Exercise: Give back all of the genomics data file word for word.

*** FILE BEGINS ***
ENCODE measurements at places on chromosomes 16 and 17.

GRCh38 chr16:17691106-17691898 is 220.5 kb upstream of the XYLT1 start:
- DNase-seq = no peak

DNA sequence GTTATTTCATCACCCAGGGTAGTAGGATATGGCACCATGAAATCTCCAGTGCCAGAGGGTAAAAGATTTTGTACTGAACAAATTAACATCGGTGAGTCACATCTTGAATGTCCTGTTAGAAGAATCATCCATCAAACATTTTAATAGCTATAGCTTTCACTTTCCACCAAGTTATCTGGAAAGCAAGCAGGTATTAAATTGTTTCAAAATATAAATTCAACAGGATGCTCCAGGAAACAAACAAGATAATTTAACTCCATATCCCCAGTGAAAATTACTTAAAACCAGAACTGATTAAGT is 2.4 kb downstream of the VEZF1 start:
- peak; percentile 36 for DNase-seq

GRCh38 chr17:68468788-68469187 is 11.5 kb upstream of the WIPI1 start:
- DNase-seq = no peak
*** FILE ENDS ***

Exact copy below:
ENCODE measurements at places on chromosomes 16 and 17.

GRCh38 chr16:17691106-17691898 is 220.5 kb upstream of the XYLT1 start:
- DNase-seq = no peak

DNA sequence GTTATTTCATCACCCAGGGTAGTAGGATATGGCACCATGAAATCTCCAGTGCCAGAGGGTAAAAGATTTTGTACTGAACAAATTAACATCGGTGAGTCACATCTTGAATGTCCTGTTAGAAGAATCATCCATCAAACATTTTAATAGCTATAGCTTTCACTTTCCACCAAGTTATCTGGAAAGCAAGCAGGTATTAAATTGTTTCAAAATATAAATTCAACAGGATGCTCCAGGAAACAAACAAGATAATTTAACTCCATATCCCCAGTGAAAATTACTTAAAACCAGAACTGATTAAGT is 2.4 kb downstream of the VEZF1 start:
- peak; percentile 36 for DNase-seq

GRCh38 chr17:68468788-68469187 is 11.5 kb upstream of the WIPI1 start:
- DNase-seq = no peak